Endothelial-to-mesenchymal transition (EndoMT) occurs in canine MMVD, and in induced ovine models of the disease, with increased co-expression of the myofibroblast marker alpha-smooth muscle actin; α-SMA (encoded by the ACTA2 gene) and the endothelial cell marker platelet endothelial cell adhesion molecule 1; CD31 (PECAM1) in endothelial cells that have migrated into the valve stroma [38,39]. It is hypothesized that this also occurs in human MMVD, but has yet to be confirmed. Comparing the transcriptomic data for both species suggests EndoMT does occur in humans MMVD. There is decreased gene expression for the key basement membrane components NID1 and LAMA2 in both species and decreased gene expression of COLI4A1, A2 and A6 in humans, all of which will allow for greater migratory potential of endothelial cells [8,10]. This is reflected in a loss of endothelial cells in humans similar to that seen in dogs during the disease [17,36]. Additionally, downregulation of the cell-cell adhesion glycoprotein vascular endothelial cadherin gene (CDH5) and increased expression of the pro-migratory protein hyaluronic synthase 2 (HAS2) [8,10,34], required for EndoMT, has been shown in both species, and confirmed by immunohistochemistry (IHC) in the dog [38]. The mechanisms underpinning activation of EndoMT have yet to be identified, but NOTCH signalling appears not to be involved in the dog [38].
There are additional endothelial-related gene changes that are different between the two species. Canonical pathways involved in endothelial function are activated in the dog, including endothelin-1 signalling, but several endothelium-related genes are typically downregulation in human MMVD [10,38]. Increased nitric oxide synthase expression is found in canine MMVD and is important in regulating oxidative stress, and reactive oxygen species are changed in human MMVD [11,40]. However, while the role of endothelial damage and dysfunction is well recognised in the dog, this has not yet been comprehensively reported in human MMVD [19,20,41,42].
Not surprisingly ECM gene changes are important features of the disease transcriptome in both species. Despite the well characterised pathological changes observed in MMVD, the precise underlying molecular mechanisms responsible for disease development remain unknown [15,16,18,29,43]. ECM remodelling is presumed to be due to phenotypic transition of quiescent VICs into an activated myofibroblast phenotype. This change in phenotype can, as previously mentioned, be measured by increased expression of α-SMA, identified by IHC and RT-PCR [15,16,18,44]. Paradoxically, to date increased α-SMA mRNA expression has not been shown by transcriptomic profiling in either canine or human MMVD [9,10,11,34,38,45]. Regardless of this, activation of VICs to a myofibroblastic phenotype is thought to be critical to disease development and understanding the cause of this activation is of major research interest.
Several gene families and signalling pathways have been implicated not only in this VIC activation process, but also in other aspects of disease including EndoMT, metalloprotease production and dysregulation of ECM protein synthesis [2,7,8,10,40,45,46,47]. Of particular interest are the transforming growth factor-β (TGF-β), the renin-angiotensin and serotonergic signalling pathways. Disease links to these have been identified both through focused histopathological and gene studies as well as transcriptome wide analysis. As previously mentioned, comparison between dog and human is complicated by the fibrotic component of human MMVD, such that the human transcriptome is dominated by the TGF-β signalling pathway, presumably driving fibrosis through canonical Suppressor of mothers against decapentaplegic (SMAD) signalling [40].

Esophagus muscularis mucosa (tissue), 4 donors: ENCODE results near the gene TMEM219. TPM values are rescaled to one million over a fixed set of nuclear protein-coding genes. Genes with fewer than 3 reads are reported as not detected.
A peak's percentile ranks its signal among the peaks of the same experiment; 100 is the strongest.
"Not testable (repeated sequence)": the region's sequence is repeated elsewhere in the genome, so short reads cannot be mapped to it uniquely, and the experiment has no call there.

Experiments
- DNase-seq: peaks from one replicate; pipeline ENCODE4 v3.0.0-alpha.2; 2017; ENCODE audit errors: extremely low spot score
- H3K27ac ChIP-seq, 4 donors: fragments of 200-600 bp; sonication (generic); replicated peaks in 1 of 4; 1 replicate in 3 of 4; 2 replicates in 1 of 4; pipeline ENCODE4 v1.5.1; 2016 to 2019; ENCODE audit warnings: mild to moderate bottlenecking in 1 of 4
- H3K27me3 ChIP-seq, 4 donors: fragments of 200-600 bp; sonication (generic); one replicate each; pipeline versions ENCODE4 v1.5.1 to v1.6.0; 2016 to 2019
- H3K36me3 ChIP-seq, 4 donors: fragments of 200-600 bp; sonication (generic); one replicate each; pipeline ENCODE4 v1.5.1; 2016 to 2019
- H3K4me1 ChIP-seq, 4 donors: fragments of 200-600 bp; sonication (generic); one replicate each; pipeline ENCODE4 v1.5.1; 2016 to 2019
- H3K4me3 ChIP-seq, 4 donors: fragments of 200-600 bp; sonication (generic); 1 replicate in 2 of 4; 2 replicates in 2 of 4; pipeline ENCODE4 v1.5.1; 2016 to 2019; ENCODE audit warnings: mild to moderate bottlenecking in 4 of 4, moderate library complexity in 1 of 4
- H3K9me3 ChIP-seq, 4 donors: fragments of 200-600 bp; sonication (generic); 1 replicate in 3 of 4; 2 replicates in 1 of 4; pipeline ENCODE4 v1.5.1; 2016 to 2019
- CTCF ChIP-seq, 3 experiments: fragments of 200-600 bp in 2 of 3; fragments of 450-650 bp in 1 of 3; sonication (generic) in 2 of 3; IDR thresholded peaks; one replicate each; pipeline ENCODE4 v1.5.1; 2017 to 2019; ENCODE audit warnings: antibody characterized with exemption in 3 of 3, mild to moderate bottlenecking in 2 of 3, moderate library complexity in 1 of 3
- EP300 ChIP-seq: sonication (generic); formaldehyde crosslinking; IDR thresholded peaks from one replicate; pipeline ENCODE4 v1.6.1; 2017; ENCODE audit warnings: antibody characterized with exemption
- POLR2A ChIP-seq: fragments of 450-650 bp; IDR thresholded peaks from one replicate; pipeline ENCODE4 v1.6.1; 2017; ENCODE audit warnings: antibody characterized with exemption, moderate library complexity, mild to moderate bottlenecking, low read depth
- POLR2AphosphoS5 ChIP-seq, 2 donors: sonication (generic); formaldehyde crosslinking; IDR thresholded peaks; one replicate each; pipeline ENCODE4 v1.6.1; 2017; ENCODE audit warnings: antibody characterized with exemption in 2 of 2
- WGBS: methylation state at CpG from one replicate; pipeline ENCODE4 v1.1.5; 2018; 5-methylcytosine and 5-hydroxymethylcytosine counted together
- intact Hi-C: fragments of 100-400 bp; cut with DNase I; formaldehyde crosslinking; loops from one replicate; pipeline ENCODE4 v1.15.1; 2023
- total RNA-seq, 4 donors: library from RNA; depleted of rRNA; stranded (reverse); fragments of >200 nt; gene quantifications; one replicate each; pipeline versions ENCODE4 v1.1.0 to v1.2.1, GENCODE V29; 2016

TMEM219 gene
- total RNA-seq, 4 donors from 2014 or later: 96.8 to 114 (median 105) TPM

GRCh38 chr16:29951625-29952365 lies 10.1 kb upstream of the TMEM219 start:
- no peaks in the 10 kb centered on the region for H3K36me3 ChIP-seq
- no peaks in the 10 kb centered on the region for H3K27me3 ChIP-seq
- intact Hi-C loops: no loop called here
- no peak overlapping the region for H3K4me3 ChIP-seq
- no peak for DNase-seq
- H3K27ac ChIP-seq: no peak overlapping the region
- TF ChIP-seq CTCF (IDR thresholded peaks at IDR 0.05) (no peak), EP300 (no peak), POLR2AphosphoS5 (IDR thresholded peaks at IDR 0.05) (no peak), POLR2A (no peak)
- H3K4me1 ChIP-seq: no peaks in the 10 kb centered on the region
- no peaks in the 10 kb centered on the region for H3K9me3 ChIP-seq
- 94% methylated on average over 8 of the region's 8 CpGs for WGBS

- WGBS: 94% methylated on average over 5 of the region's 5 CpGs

The TGF-β superfamily itself contains many structurally similar proteins including the TGF-β subfamily (TGF-β1-3) and the bone morphogenetic proteins (BMPs) [7,48]. BMPs, particularly BMP2 and 4, play a role in development of the valve cusp [49,50]. Their importance in valve development implicates them in disease as they regulate many of the changes seen such as ECM modification and EndoMT activation. BMP4 is upregulated, alongside the downstream signalling components Cartilage oligomeric matrix protein (COMP) and SOX9, in human MMVD valves [34]. In the dog BMP6 is consistently upregulated [8,9]. The BMPs function through SMAD and non-SMAD (extracellular regulated protein kinases (ERK) 1/2 etc.) pathways to elicit transcriptional and non-transcription effects that modify cell actin organization, and cell migration, survival and differentiation, which are all cardinal features of MMVD [15,16,18,20,40,49,50,51].
With respect to TGF-β1 and 2 signalling there are distinct differences currently reported comparing canine and human MMVD. The TGF-β signalling pathway has a major role in myofibroblast differentiation, EndoMT and alteration in ECM protein and MMP activity in myocardial disease and cardiac fibrosis [52,53]. In dogs, currently no significant changes in gene expression assessed by transcriptomic profiling of the TGF-β superfamily have been identified, except in the expression of ENG (endoglin, part of the TGF-β receptor complex) and BMP6 mentioned above [8,9,11]. This contrasts with protein and gene expression measured by IHC and RT-PCR showing variably increased expression of TGF-β1, 2 and 3 and TGF-β2 receptor in diseased canine valves [46,54,55]. Furthermore, assessment of canine VICs in culture has shown that exogenous TGF-β1 can cause myofibroblast differentiation, as in human VICs, suggesting a role in disease [56,57]. Contrasting to the dog, transcriptomic findings for TGF-β family members in human valves seem to be more consistent. There is a consistent upregulation in TGF-β2 and it is widely thought that this upregulation causes the remodelling seen in human MMVD [2,7,10,34,45]. Local increase in the expression of TGF-β1, using RT-qPCR, has also been reported [40]. These findings in human valves are expected, considering the fibrotic component of the disease. The downstream signalling changes, including increased expression of MMP2, connective tissue growth factor (CTGF), and the SMAD-specific ligases SMURF1 and 2, as well as increased phosphorylated SMAD2/3, further support the idea that TGF-β1 canonical pathway signalling drives fibrosis in human MMVD, with an associated increase in collagen types I and III [40,58]. At present it is problematic to explain the role of TGF-β in canine MMVD, except for the decreased expression of ENG which can dampen the pro-fibrotic effects of TGF-β, and further work is need in this area [8].